What’s French for Bollard?

We’re in France this week! Well, one of our team is anyway, spending some time with family in the friendly northern college town of Lille.

This being Huntco, what we’ve noticed about Lille, even more than the beautiful old cobblestone streets or the legendary beer (it’s only 30km from Belgium) is the bollards. Like a lot of mid-sized French cities, Lille is a great place to walk and bike, with a wonderfully rich street life — and one of the reasons why is extensive and thoughtful use of bollards, in ways that might be surprising to folks in North America.

 

The Place du Général de Gaulle is a good example. Usually just called the Grand Place (“big plaza”) by locals, this is a broad, brick-paved square fronted by bookstores, cafes, shops and a historic theater. It’s the undisputed heart of the city, frequented by thousands of people a day who come there to meet, shop, drink or just hang out. It also has a street snaking right through the middle of it, and a 422-space parking garage underneath.

So how do open up a big, public space to cars without turning your beloved Place into a parking lot? In Lille, you do it with bollards.

Using dozens of slender, elegant bollards at about 8 foot intervals, the city has demarcated a “street” that directs traffic through the plaza, while making it clear that cars are sharing the space with (far more numerous) people walking and biking. For pedestrians, the bollards just barely interfere with the flow of foot traffic, indicating where to watch out for vehicles but keeping the space permeable.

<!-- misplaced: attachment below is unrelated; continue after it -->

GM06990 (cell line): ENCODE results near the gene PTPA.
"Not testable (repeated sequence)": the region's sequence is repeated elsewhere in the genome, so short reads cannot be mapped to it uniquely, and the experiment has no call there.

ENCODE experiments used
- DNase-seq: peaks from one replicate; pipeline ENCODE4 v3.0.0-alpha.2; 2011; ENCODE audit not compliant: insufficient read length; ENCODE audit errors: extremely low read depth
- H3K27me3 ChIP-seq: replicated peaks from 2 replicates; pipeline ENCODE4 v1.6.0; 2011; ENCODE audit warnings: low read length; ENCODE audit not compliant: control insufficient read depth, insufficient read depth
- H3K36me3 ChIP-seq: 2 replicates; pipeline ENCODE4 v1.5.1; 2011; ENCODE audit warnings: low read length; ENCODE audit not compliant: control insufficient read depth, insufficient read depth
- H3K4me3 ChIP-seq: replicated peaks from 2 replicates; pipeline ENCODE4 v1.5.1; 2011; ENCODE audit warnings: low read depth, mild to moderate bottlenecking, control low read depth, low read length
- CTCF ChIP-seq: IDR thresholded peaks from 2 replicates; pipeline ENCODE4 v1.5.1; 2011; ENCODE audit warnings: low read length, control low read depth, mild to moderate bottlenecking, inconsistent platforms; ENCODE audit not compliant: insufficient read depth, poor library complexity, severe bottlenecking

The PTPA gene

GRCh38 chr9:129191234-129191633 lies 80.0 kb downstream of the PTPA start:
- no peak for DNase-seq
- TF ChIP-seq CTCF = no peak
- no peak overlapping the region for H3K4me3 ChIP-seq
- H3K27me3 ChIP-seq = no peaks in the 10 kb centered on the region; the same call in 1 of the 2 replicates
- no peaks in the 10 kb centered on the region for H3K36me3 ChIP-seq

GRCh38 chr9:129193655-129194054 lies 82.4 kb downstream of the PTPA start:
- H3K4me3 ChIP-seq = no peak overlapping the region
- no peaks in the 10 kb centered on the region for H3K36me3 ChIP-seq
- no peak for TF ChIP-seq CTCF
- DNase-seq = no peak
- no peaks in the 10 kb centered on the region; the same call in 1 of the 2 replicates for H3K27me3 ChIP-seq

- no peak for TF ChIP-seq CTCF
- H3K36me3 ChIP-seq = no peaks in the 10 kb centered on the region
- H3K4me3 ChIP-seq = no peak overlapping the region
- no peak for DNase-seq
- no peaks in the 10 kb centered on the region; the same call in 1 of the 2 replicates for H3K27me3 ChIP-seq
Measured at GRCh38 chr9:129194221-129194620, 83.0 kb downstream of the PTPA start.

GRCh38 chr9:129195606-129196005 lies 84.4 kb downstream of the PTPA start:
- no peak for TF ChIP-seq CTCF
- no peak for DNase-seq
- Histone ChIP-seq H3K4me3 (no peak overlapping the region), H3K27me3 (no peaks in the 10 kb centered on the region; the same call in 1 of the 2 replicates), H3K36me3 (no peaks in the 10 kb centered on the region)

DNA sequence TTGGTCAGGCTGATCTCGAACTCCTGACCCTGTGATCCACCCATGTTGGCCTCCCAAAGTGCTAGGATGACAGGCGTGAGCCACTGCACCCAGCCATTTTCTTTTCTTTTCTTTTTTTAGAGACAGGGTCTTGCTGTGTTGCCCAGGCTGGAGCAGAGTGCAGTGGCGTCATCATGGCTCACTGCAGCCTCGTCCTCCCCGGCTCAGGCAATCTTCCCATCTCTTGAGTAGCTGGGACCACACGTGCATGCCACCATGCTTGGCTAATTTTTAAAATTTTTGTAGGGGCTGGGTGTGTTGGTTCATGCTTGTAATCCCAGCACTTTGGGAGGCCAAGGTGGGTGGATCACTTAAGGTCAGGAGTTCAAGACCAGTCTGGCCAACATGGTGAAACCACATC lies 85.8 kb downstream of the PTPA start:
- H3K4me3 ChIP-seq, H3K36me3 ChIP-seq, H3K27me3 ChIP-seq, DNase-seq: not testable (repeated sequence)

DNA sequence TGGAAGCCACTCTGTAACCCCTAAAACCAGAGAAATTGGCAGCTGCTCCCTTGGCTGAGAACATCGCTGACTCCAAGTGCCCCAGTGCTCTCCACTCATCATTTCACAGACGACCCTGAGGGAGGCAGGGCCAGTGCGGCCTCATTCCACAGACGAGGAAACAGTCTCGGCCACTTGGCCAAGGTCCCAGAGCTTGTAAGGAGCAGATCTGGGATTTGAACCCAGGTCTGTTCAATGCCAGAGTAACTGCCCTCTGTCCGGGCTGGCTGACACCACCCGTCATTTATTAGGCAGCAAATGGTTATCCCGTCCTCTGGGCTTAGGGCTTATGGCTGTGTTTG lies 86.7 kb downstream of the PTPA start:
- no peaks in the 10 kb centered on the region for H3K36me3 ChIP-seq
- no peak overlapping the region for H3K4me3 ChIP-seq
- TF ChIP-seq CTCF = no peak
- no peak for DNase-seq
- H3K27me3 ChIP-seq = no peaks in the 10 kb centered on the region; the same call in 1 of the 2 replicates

For drivers, the message is clear: proceed to the underground parking lot, or keep moving, slowly, until you’re clear of the shared space. 

Just north of the Grand Place is another smart use of bollards along Rue Faidherbe, a short, majestic boulevard connecting the plaza to the city’s busiest train station. 

In this case, the bollards line the one-way street (with two-way bike lanes), protecting broad sidewalks full of shoppers while making it easy to cross at any point. Strategic gaps in the bollards define intersections with side streets, funneling cars in a predictable way without impeding walkers — and leaving plenty of room for the city’s cafe culture to thrive.